On March 29, 1884 --- and he was precise about the date --- Dr. Yocom arrived in Newbern, located on the border of Lucas and Marion counties, with his family to hang out his shingle.

The Chariton Patriot reported in its edition of May 24, 1884, under a Newbern dateline, that "The new doctor, Mr. Yocom, has bought out our other ex-Doctor Ardry, and is now permanently located here and the people are well pleased with him so far, and are glad he has concluded to locate here. He is now talking of repairing his property and if he does it will be a good improvement."

It would have been during the first full year of his practice at Newbern that he added Sir Henry Thompson's slim volume to his library.

While in practice at Newbern, Dr. Yocom enrolled for an additional series of courses at the College of Physicians and Surgeons in Keokuk, graduating with the class of 1886.

He then returned to his Newbern practice and The Chariton Democrat reported in its edition of July 22, 1886, that "Dr. Yocom has rented one of L. Victor's buildings and is putting in a first-class drug store. This community needs just such a business house as this, and we think the doctor is the man for the place."

Although still a lively little place, Newbern's fate had fairly well been decided by the time the Yocoms arrived in 1884. The branch rail line connecting Chariton and Indianola had passed to the west, through Oakley and Lacona, and there was no hope of another connection. While the pioneer village would remain an active community center for years to come, it really didn't have much of a future.

As a result, on March 29, 1889, five years to the day after he had arrived in Newbern, the doctor pulled up stakes and relocated both his practice and his family to new homes in the more promising  city of Chariton.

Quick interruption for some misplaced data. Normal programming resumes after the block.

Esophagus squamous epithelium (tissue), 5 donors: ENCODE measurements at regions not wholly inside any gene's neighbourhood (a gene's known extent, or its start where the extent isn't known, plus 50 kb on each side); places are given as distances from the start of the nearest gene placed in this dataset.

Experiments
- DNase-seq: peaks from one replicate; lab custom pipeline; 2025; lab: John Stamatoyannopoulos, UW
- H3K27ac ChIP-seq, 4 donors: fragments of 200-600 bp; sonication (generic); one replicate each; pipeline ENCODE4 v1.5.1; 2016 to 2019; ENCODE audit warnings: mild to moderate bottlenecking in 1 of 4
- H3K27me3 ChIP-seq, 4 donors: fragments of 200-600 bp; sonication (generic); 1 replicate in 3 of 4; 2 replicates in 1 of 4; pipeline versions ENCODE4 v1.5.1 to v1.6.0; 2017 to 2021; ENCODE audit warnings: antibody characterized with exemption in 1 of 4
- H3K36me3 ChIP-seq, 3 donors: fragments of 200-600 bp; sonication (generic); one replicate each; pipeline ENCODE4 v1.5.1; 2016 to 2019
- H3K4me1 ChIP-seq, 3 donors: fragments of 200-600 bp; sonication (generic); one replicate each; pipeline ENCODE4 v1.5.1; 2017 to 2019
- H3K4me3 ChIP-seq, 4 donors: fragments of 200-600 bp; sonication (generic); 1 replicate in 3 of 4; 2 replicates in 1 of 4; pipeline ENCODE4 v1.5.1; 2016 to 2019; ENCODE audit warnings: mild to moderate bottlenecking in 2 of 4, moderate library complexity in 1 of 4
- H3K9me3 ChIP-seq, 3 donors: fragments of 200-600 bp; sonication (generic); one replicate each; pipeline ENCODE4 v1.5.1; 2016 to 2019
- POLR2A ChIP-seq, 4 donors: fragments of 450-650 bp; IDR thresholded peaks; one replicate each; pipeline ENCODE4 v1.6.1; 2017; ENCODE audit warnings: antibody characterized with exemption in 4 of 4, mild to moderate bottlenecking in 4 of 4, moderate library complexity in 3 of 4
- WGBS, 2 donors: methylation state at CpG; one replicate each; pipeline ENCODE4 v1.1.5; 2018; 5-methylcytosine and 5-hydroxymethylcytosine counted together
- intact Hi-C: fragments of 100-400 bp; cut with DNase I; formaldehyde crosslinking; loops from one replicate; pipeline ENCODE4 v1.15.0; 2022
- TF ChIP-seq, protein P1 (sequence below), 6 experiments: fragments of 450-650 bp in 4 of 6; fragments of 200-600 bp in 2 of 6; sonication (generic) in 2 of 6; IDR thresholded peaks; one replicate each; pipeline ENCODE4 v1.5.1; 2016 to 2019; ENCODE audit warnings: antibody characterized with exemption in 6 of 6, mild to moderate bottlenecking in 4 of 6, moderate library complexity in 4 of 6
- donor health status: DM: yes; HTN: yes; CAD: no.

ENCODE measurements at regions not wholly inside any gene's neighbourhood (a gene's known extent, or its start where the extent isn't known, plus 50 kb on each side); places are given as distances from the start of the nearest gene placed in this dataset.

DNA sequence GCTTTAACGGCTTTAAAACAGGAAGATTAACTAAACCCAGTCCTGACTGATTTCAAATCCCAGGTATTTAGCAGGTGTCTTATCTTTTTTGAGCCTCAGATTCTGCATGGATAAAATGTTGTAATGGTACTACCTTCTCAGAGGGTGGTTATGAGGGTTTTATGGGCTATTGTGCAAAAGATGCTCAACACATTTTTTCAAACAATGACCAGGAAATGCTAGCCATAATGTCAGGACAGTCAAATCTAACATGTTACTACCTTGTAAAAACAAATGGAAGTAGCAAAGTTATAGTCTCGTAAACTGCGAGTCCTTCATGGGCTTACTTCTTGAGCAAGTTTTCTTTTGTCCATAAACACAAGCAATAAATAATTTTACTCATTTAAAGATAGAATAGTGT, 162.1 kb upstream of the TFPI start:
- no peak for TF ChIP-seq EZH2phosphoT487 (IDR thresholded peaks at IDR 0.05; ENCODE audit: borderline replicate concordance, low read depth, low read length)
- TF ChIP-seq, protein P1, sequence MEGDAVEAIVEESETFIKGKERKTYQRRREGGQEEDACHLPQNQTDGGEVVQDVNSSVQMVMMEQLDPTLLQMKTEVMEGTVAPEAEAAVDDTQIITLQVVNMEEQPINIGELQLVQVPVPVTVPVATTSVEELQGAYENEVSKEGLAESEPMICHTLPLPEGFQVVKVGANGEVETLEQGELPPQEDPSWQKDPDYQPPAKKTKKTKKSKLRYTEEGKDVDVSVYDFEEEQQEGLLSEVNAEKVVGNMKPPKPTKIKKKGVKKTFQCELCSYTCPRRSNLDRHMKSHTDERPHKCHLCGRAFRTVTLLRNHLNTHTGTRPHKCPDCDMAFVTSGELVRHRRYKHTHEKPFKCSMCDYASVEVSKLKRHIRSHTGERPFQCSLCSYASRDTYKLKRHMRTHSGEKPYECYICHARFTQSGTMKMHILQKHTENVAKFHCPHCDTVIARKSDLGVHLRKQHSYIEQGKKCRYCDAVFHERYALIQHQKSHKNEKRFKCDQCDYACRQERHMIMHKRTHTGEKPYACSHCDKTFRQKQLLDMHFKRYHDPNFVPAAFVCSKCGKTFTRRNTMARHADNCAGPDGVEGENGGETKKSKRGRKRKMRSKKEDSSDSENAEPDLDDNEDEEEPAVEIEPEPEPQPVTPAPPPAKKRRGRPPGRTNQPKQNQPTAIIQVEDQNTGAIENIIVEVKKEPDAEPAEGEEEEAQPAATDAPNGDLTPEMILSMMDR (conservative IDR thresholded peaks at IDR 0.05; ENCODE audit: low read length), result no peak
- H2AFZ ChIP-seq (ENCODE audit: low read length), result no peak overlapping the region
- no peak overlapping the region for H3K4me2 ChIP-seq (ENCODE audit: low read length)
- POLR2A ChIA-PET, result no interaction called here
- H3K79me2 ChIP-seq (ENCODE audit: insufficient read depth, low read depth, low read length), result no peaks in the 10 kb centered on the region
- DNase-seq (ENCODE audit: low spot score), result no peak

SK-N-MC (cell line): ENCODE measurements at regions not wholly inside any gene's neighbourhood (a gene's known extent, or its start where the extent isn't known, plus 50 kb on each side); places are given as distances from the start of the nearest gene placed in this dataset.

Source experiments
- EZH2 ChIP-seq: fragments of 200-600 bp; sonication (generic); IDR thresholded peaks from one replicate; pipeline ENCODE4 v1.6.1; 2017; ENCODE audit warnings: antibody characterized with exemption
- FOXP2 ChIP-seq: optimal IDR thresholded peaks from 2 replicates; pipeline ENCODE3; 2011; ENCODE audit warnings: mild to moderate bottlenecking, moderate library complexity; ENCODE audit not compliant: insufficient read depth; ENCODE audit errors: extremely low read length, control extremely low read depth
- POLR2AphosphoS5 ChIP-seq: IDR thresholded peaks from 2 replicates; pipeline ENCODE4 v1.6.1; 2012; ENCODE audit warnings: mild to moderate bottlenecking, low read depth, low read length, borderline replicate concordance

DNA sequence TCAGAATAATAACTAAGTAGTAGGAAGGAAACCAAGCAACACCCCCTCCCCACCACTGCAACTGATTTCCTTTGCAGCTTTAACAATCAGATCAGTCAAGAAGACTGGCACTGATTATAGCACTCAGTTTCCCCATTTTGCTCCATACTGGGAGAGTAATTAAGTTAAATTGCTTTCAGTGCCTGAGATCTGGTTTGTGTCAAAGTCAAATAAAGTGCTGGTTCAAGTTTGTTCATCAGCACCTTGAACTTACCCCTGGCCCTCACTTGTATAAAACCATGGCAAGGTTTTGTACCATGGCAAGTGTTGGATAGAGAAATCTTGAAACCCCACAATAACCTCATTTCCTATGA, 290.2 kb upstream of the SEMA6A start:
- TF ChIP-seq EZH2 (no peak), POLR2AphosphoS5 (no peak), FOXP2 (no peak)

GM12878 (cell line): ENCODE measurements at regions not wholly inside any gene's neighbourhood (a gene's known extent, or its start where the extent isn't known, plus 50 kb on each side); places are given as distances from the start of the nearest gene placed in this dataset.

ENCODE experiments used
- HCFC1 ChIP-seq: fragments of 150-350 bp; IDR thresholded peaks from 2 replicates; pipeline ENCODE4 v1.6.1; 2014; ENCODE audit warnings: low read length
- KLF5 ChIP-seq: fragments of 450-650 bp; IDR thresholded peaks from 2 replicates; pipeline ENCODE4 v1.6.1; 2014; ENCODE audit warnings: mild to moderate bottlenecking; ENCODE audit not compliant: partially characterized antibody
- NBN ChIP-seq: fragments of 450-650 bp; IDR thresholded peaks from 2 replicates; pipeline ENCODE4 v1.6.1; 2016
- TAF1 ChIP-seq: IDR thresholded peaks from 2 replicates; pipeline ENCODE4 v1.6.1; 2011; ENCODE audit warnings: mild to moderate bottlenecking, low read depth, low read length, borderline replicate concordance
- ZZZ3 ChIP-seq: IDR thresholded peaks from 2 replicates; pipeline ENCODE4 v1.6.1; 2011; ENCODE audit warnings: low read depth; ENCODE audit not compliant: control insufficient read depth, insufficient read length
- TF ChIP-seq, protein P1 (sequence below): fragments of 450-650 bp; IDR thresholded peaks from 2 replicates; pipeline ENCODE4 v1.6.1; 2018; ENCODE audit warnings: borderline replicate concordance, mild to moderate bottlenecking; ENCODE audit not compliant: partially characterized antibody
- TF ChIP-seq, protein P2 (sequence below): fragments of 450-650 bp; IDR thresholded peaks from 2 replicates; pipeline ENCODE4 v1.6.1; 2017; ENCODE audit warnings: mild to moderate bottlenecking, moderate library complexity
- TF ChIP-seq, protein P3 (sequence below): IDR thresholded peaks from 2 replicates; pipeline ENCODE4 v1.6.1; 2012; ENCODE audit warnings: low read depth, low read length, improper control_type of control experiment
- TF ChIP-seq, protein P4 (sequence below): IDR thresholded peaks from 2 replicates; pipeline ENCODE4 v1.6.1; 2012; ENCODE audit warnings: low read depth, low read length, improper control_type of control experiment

He found office quarters on the second floor of the Smythe building on the northwest corner of the square and a new home for his family on North Main Street. This move launched the Yocom family connection with Lucas County's seat.

The Chariton Herald of April 11, 1886, reported under an English Township dateline, "Dr. A.L. Yocom, who has moved to Chariton, will be sadly missed from Newbern."


The Yocoms prospered in Chariton and eventually Dr. A.L. Yocom's innovative son joined his father's practice. That allowed the senior physician in the family to slow down as he entered his 70s, limiting his practice primarily to his older patients.

He died at age 76 on March 30, 1932, at the hospital his son had built of complications following surgery for a ruptured appendix, almost 50 years after setting foot for the first time in Lucas County.


ruth said...

I still think of the son, Dr. Yocum. I was a teenager and in a car accident and Dr Yocum was my doctor. I had a broken pelvis and his choice of treatment was two full months flat on my back in traction in the hospital. That is a very long time for a teen!! But glory be, I went on to give birth naturally, no limp, and I'm still so grateful.
Ruth Rosenberger Ferguson

Mitchell said...